Instead of relying on a bit, have you tried a bitless bridle, side-pull or non-mechanical hackamore on this horse? Before riding, start with Clinton Anderson and/or Parelli methods to teach him to give to pressure using ground exercises first (this disengages the hindquarters and provides most effective brakes). Many good instructional videos are available on their websites and YouTube. For instance, can you play “the friendly game” with him anywhere/anytime without him getting all excited (consists of gently tossing a long lead rope all over his body)?
Also very important IMO–make sure he gets all the turnout time possible with horse buddies (24/7 is best)! Years ago I had a friend who had a horse she called “DumDum” because he was so uptight and shied at everything. As soon as she moved to a barn where he was no longer confined to a stall, he rapidly became a completely different creature and CALM trail riding companion!
My final suggestion is that, based on his history, this horse is at high risk for ulcers. Chronic pain can often cause a horse to have a very tense and high energy personality; they may try to “run away” from it if they can (often described as being “very forward”). I recently discovered a mostly holistic and quite inexpensive method for treating horse ulcers and it worked wonders for an old mare of mine with Cushings.
Link is: http://www.spanishhorsetack.com/horse-ulcers-inexpensive-treatment/ Of course, have your vet take a look at it first to see if they might have any concerns. Best of luck!April 6, 2016 at 2:25 pm
Hmm. I like the idea of riding without stirrups/bareback, and the natural horsemanship.
Lunging just isn’t his thing, he goes around like a robot, doesn’t buck or play, listens perfectly.
I’m going to start looking at treatments for ulcers as we will be showing training level this summer.
He is turned out 24/7 with two other horses
What’s a goob brand of bitless bridles?
"Think of riding as a science, but love it as an art" ~George MorrisApril 6, 2016 at 2:36 pmcatblue2Topics Started: 0Replies Posted: 1
I didn’t see if anyone asked about turn out for the old man? Let him get out and play on his own. Might take some time to teach him to relax and not go crazy outside. He’s used to LOTS of work and needs to learn to chill but you also need to remember to breath and release it out down your spine and seat to let him know to relax!! Any place to trail ride with calm quite horses along side of him to get him to enjoy and not want to run off on you? Don’t go out alone till your comfortable but always let someone know where your going. if you can, its getting harder as the urban sprawl takes more open spaces for riding. Glad your riding him. I have worked studs that had been hurt and stall bound except to bred and they can get nasty and mean. So he just will take time and the baby dressage will keep his mind active and not stress the older body. Enjoy him but build up some upper body strength so he doesn’t learn to get away from you.April 6, 2016 at 3:39 pm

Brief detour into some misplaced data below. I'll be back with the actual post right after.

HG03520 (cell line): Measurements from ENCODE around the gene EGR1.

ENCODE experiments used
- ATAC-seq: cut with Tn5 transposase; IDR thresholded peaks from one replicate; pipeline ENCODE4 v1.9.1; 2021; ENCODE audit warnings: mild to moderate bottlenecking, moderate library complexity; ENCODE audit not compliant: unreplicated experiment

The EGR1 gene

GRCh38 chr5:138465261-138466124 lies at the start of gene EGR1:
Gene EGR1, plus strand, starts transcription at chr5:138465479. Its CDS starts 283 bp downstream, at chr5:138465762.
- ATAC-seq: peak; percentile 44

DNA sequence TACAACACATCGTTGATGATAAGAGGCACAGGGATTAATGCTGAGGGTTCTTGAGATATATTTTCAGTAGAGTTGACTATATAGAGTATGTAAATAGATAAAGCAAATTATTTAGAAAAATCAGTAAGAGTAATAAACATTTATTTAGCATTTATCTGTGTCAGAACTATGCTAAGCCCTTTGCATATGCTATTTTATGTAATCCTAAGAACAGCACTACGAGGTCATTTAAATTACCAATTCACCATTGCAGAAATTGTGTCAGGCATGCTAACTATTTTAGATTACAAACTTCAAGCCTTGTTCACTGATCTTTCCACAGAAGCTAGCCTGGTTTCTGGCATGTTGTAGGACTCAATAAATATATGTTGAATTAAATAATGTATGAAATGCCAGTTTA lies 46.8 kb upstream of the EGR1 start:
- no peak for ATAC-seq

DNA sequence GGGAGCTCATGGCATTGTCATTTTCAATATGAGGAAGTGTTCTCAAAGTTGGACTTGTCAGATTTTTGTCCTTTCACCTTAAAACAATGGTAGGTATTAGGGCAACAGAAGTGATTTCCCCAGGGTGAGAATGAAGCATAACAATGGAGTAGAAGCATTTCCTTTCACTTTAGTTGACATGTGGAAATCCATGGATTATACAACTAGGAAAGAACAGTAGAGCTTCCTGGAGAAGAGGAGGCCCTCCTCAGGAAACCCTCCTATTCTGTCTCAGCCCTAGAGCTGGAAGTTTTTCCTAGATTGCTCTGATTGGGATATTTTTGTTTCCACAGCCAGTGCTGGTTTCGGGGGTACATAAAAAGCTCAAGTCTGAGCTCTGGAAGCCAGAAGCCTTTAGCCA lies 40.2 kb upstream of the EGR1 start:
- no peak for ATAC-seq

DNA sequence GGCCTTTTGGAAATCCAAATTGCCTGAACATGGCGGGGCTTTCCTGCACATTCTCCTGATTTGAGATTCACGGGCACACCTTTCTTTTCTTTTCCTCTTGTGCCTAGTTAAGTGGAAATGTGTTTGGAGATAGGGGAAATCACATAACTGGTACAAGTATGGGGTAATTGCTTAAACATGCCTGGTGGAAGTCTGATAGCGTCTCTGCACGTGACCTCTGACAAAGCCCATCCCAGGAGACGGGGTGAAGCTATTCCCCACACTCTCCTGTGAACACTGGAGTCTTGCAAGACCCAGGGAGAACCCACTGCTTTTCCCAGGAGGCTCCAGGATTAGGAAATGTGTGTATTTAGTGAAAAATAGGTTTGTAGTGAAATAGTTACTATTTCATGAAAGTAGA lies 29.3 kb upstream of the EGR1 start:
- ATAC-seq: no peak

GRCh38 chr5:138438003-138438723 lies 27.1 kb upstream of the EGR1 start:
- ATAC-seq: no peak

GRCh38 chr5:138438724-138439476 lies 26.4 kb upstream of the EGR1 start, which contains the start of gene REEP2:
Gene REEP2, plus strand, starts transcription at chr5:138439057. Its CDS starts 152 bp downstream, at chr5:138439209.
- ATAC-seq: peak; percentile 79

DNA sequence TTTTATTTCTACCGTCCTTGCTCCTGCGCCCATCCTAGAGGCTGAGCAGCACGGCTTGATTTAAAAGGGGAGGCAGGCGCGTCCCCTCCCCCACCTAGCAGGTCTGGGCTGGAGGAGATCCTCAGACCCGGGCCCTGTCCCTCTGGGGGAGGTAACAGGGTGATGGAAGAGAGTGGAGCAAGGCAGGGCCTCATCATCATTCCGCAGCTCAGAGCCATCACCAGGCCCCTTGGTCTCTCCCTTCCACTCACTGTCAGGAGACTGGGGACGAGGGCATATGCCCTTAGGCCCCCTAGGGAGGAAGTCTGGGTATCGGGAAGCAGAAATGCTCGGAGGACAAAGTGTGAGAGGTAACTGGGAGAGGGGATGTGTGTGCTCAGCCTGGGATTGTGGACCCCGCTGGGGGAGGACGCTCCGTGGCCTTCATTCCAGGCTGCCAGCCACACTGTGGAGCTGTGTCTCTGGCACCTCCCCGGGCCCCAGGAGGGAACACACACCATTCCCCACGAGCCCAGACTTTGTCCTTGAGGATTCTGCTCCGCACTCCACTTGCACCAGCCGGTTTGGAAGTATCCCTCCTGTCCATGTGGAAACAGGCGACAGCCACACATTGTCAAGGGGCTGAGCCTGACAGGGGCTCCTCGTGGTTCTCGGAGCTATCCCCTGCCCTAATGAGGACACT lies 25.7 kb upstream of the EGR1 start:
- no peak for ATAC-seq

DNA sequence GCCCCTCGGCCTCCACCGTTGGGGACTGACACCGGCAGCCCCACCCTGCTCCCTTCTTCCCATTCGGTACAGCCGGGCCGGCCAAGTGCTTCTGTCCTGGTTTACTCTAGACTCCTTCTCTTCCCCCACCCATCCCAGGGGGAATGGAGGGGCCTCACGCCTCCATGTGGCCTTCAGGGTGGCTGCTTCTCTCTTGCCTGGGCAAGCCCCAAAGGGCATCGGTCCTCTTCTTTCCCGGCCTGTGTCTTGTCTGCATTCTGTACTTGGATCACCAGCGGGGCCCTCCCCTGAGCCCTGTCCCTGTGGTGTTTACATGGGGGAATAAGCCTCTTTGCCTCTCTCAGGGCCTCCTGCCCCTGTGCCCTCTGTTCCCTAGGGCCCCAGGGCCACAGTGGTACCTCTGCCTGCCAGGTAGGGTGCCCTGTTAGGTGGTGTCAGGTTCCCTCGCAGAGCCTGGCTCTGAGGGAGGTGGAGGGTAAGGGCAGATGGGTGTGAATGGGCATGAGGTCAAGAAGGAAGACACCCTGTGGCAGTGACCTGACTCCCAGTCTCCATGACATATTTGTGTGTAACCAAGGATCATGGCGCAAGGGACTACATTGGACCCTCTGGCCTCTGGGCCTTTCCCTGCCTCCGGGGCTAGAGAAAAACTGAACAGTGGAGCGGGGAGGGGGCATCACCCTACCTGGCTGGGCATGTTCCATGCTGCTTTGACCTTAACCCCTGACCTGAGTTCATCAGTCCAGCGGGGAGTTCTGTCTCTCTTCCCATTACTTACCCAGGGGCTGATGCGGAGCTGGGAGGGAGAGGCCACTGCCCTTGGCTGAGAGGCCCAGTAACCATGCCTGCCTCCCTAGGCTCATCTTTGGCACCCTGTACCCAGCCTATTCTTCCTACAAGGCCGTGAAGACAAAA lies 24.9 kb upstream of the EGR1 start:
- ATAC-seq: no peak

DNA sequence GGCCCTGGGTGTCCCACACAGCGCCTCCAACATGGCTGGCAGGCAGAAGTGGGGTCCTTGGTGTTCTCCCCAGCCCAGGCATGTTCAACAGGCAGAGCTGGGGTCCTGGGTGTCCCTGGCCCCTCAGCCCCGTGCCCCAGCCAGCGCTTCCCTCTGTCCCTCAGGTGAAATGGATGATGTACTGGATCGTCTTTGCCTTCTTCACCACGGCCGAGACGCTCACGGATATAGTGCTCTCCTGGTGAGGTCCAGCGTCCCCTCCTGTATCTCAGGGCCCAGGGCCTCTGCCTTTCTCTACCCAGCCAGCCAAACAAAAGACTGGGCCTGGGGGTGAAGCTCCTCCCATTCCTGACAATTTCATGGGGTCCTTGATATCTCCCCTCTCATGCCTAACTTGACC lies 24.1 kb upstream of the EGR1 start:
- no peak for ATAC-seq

He is turned out all the tiem in a huge field with two other “girlfriends”
There’s lots of construction around out barn, but I can ask my trainer to go on a trail ride with me, hopefully it will stop snowing and we can use the outdoor.
"Think of riding as a science, but love it as an art" ~George MorrisApril 6, 2016 at 4:11 pmChrisTopics Started: 0Replies Posted: 14
For more info on bitless bridles, I’d recommend going to http://www.thehorseshoof.com and then click on “Bitless Riding” under “Education” at the left sidebar (free access to a number of pertinent articles). And if you’re open to going more “natural”, hope you’ll consider barefoot as well!April 6, 2016 at 4:42 pm
He is barefoot currently
Would you reccomend a bitless bridle or a hachamore?
"Think of riding as a science, but love it as an art" ~George Morris